There were no test substance-related effects on body weight or body weight gain observed in the female rats during the precohabitation period. During the gestation and lactation periods, test substance-related effects on maternal body weight gain were observed in the 250 mg/kg/day dosage group. Maternal body weight gains were reduced or significantly reduced at 250 mg/kg/day on gestation days 0 to 7, gestation days 18 to 21, and for the entire gestation period. The average body weight for gestating female rats was also reduced or significantly reduced beginning on gestation day 7 and continuing until gestation day 21. In lactating dams, a significant loss in body weight occurred in the 250 mg/kg/day dosage group on lactation days 5 to 8, and body weight gains were reduced in this same dosage group at the next tabulated interval (lactation days 8 to 11). Overall for the lactation period (lactation days 1 to 22), body weight gains were lower in the 250 mg/kg/day dosage group relative to the corresponding vehicle control group value (35% less than the vehicle controls). The average body weights of the lactating dams in the 250 mg/kg/day dosage group were also reduced or significantly reduced at all intervals throughout the lactation period.

There were no test substance-related effects on the maternal absolute and relative feed consumption values during the precohabitation and gestation periods. Test substance-related effects on maternal absolute and relative feed consumption values were observed in the 125 and 250 mg/kg/day dosage groups during the lactation period. There were significant reductions in the absolute and relative feed consumption values on lactation days 5 to 8 at 250 mg/kg/day, and again on lactation days 8 to 11, lactation days 11 to 15 and lactation days 1 to 15 at 125 and 250 mg/kg/day.

The precohabitation estrous cycling observations (mean estrous stages per 14 days, rats with 6 or more consecutive days in diestrus and rats with 6 or more consecutive days of estrus) were unaffected by dosages of the test substance as high as 250 mg/kg/day. All mating and fertility parameters were unaffected by dosages of the test substance as high as 250 mg/kg/day.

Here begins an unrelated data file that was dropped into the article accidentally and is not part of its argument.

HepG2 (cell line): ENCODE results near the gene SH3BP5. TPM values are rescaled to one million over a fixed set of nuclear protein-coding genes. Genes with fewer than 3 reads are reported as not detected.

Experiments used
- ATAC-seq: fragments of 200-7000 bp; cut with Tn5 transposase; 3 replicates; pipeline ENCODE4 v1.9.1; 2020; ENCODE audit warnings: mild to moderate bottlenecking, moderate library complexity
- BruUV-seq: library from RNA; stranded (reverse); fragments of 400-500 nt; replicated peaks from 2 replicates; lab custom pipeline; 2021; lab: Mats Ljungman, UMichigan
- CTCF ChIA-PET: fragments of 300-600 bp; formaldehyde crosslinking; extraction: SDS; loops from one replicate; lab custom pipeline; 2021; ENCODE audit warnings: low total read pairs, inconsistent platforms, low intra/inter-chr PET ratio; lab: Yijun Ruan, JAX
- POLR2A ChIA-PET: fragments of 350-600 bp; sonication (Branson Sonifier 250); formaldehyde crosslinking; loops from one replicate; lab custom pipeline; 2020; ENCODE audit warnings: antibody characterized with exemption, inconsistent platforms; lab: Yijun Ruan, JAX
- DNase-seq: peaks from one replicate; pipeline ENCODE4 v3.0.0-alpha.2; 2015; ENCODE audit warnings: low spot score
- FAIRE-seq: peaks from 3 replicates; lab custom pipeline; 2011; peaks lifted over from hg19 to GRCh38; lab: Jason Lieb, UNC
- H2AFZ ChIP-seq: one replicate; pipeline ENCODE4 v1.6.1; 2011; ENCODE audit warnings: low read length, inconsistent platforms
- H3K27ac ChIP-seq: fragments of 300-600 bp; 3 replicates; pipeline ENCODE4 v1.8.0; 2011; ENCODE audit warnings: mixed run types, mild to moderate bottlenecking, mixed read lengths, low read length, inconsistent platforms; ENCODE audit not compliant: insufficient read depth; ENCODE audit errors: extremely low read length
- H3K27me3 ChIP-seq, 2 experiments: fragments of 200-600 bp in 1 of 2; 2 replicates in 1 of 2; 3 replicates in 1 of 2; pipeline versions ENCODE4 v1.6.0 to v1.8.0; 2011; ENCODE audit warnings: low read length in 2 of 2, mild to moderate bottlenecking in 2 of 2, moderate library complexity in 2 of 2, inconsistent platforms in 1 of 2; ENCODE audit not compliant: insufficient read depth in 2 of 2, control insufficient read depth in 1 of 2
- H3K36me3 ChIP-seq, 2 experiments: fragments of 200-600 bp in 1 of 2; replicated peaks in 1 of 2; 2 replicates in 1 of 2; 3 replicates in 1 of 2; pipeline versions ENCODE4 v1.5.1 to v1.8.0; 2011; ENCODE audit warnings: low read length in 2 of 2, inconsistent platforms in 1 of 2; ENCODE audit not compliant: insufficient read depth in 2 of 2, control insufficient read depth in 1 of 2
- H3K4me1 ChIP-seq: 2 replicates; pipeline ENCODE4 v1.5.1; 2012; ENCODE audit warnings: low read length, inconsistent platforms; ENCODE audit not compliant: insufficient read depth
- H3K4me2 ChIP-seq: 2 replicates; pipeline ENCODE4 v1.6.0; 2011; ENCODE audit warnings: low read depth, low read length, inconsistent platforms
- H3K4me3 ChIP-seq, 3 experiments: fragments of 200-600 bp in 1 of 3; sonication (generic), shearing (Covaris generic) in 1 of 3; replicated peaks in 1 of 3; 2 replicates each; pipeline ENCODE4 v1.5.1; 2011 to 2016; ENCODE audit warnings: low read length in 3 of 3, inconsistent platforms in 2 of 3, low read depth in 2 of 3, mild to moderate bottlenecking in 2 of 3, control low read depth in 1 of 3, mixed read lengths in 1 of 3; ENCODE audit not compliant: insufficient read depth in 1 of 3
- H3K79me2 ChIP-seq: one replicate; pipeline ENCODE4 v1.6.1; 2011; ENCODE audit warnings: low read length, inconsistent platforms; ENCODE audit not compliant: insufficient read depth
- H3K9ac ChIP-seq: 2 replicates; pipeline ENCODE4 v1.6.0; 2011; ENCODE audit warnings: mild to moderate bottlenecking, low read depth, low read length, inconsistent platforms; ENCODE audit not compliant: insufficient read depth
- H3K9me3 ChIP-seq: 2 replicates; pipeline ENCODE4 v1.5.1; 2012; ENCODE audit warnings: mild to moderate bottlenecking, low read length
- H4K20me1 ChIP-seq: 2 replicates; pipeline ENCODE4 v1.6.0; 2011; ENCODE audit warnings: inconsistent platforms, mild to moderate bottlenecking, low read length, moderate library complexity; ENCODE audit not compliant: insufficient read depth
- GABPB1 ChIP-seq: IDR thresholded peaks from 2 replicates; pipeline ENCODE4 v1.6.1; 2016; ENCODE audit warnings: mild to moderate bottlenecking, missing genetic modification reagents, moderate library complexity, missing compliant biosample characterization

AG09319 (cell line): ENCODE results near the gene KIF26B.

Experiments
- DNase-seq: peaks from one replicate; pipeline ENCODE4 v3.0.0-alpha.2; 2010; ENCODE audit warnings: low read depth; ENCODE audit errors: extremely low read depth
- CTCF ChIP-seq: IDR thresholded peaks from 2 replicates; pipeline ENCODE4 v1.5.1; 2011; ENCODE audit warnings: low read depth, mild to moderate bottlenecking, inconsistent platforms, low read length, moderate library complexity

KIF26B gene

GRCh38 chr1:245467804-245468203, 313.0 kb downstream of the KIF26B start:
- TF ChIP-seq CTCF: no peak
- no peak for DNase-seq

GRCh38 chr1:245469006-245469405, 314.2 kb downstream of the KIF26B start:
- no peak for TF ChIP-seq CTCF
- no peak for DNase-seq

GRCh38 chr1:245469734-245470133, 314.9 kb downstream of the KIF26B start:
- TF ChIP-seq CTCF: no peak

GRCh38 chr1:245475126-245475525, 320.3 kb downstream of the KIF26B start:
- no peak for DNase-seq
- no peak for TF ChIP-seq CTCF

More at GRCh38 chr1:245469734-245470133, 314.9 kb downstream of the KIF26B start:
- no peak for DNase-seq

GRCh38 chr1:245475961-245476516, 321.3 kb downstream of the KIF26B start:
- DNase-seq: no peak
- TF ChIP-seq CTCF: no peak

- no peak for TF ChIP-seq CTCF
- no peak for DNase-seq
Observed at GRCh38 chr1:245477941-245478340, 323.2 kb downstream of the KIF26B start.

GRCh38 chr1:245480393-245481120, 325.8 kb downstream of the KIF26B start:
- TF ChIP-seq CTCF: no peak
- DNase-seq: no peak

There were no test substance-related necropsy observations in the female rats.

There was a significant reduction in the mean terminal body weight at 250 mg/kg/day. In addition, there was a reduction or significant reduction in the absolute and relative weights of the uterus with the cervix at 125 and 250 mg/kg/day.

Pregnancy occurred in 17, 18, 20, 20, and 14 mated female rats in the 0 (Vehicle), 5, 25, 125, and 250 mg/kg/day dosage groups, respectively, and a total of 17 (100%), 17 (94.4%), 20 (100%), 20 (100%), and 10 (71.4%) of the respective pregnant dams delivered litters. Reflecting the overall number of dams that delivered a litter, the average number of liveborn pups in the 250 mg/kg/day dosage group was lower than the corresponding vehicle control group value.

F1 Generation Pups

There was a significant increase in the number of pups found dead, presumed cannibalised or sacrificed due to adverse clinical observations on postnatal day 1 at 125 and 250 mg/kg/day, and on postnatal days 2 to 5, 6 to 8, and 9 to 15 at 250 mg/kg/day. At 250 mg/kg/day, the increased mortality resulted in a significant decrease in the number of surviving pups per litter on postnatal days 15 and 22, the viability index and the lactation index. One dam in the 250 mg/kg/day dosage group also had all pups die between postpartum days 1 and 4. Pup body weights per litter were significantly reduced in the 125 mg/kg/day dosage group on days 15 and 22 and in the 250 mg/kg/day dosage group at all tabulated intervals.

Significantly increased number of litters in the 250 mg/kg/day dosage group had pups that appeared dehydrated, were not nursing or were not nesting. The degrees of dehydration ranged from mild to severe, but the most frequently occurring of these clinical observations was of a mild degree. In addition, an increased number of litters in the same dosage group had pups that were cold to touch.

At necropsy of the F1 generation pups, significantly fewer pups in the 250 mg/kg/day dosage group that appeared normal. This reduction reflected the significant increase in mortality that occurred in this dosage group. No necropsy observations in the F1 generation pups were attributed to maternal dosages of the test substance as high as 250 mg/kg/day.

On the basis of these data, the male and female no-observable-effect level (NOEL) for general toxicity of test substance is 25 mg/kg/day. At 125 and 250 mg/kg/day, mortality was increased in the male rats only, adverse clinical signs (primarily dental problems) were increased in both sexes, feed consumption values were significantly reduced in the lactating female rats, and organ weights (uterus with the cervix) were significantly reduced in the female rats. At 250mg/kg/day, mortality was increased in the female rats, and both sexes had significantly reduced body weights and body weight changes during the study.

The reproductive NOEL and the NOEL for viability and growth in the offspring were also 25 mg/kg/day. At 125 and 250 mg/kg/day, there was a significant reduction in pup body weights and a significant increase in pup mortality. At 250 mg/kg/day, the increased pup mortality resulted in a significant decrease in the litter size, as well as the indices for viability and lactation. There was also an increase in the number of pups that appeared dehydrated, were not nursing, were not nesting, or were cold to touch at 250 mg/kg/day.